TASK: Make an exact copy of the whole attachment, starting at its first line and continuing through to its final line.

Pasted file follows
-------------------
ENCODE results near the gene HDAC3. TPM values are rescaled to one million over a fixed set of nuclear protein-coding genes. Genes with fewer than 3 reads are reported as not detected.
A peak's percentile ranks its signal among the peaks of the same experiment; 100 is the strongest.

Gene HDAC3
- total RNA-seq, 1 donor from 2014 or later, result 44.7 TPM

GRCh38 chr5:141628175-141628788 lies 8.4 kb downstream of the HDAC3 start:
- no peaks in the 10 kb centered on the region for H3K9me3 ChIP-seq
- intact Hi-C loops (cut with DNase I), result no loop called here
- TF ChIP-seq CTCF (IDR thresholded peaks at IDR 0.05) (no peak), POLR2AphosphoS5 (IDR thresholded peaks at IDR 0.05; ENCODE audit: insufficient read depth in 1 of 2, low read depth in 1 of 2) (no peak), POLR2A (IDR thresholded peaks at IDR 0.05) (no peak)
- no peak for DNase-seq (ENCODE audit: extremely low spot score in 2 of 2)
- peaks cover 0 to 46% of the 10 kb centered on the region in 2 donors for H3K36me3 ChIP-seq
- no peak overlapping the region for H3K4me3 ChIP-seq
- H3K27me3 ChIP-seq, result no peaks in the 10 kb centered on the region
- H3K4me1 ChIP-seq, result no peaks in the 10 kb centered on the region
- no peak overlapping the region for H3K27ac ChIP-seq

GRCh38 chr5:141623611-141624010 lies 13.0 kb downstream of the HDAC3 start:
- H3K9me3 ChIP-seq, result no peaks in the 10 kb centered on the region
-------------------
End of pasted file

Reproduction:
ENCODE results near the gene HDAC3. TPM values are rescaled to one million over a fixed set of nuclear protein-coding genes. Genes with fewer than 3 reads are reported as not detected.
A peak's percentile ranks its signal among the peaks of the same experiment; 100 is the strongest.

Gene HDAC3
- total RNA-seq, 1 donor from 2014 or later, result 44.7 TPM

GRCh38 chr5:141628175-141628788 lies 8.4 kb downstream of the HDAC3 start:
- no peaks in the 10 kb centered on the region for H3K9me3 ChIP-seq
- intact Hi-C loops (cut with DNase I), result no loop called here
- TF ChIP-seq CTCF (IDR thresholded peaks at IDR 0.05) (no peak), POLR2AphosphoS5 (IDR thresholded peaks at IDR 0.05; ENCODE audit: insufficient read depth in 1 of 2, low read depth in 1 of 2) (no peak), POLR2A (IDR thresholded peaks at IDR 0.05) (no peak)
- no peak for DNase-seq (ENCODE audit: extremely low spot score in 2 of 2)
- peaks cover 0 to 46% of the 10 kb centered on the region in 2 donors for H3K36me3 ChIP-seq
- no peak overlapping the region for H3K4me3 ChIP-seq
- H3K27me3 ChIP-seq, result no peaks in the 10 kb centered on the region
- H3K4me1 ChIP-seq, result no peaks in the 10 kb centered on the region
- no peak overlapping the region for H3K27ac ChIP-seq

GRCh38 chr5:141623611-141624010 lies 13.0 kb downstream of the HDAC3 start:
- H3K9me3 ChIP-seq, result no peaks in the 10 kb centered on the region